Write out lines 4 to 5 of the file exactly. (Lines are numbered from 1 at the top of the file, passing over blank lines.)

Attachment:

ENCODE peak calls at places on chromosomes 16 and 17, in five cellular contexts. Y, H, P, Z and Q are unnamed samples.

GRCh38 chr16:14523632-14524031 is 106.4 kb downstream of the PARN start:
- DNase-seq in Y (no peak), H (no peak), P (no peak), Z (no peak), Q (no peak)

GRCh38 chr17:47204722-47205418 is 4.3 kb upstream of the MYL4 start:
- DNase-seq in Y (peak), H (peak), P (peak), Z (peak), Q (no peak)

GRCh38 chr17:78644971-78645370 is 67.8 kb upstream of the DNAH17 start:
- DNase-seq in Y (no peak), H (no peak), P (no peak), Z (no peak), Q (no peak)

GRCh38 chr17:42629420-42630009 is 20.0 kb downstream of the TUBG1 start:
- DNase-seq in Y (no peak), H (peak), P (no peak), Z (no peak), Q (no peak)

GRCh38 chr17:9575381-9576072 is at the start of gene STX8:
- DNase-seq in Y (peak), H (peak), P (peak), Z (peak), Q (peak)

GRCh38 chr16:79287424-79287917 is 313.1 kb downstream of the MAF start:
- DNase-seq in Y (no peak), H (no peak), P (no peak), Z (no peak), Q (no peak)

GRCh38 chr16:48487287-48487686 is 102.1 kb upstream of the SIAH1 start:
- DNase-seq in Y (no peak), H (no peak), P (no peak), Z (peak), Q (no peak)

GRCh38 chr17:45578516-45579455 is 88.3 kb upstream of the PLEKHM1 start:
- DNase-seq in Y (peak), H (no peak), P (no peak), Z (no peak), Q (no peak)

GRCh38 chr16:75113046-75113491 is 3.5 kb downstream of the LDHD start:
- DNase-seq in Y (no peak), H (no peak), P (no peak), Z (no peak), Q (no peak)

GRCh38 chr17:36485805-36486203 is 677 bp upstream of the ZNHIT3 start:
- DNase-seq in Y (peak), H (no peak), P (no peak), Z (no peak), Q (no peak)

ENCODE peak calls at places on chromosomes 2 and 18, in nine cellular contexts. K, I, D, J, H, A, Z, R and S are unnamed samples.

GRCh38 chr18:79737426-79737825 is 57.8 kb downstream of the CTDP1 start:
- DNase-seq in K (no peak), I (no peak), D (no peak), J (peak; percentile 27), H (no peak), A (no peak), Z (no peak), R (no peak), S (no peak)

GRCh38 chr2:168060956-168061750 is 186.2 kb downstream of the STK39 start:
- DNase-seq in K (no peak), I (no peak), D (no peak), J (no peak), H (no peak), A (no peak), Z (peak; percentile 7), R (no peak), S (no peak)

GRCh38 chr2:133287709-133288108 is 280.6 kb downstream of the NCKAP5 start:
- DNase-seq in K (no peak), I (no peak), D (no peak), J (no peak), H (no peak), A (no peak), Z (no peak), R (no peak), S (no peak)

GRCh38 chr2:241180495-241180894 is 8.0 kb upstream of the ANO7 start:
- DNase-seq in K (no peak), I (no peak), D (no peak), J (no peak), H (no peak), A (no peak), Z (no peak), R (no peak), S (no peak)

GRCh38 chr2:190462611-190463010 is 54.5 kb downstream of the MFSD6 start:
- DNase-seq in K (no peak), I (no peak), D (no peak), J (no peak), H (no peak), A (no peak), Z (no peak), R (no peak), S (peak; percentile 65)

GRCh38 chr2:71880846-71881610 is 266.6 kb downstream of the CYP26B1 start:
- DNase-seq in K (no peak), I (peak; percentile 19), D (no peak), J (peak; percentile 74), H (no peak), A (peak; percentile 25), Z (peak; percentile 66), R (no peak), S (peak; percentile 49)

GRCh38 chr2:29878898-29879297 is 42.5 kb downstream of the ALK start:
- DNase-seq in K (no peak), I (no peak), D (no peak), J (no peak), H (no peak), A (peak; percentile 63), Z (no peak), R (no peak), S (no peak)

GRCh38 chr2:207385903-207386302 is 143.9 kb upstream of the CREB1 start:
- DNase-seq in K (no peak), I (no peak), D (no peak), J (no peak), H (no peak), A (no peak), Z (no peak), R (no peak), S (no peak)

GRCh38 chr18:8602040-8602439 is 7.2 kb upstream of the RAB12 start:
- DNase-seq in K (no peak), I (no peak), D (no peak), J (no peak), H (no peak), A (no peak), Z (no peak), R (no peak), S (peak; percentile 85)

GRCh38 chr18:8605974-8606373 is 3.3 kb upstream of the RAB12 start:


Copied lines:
GRCh38 chr17:47204722-47205418 is 4.3 kb upstream of the MYL4 start:
- DNase-seq in Y (peak), H (peak), P (peak), Z (peak), Q (no peak)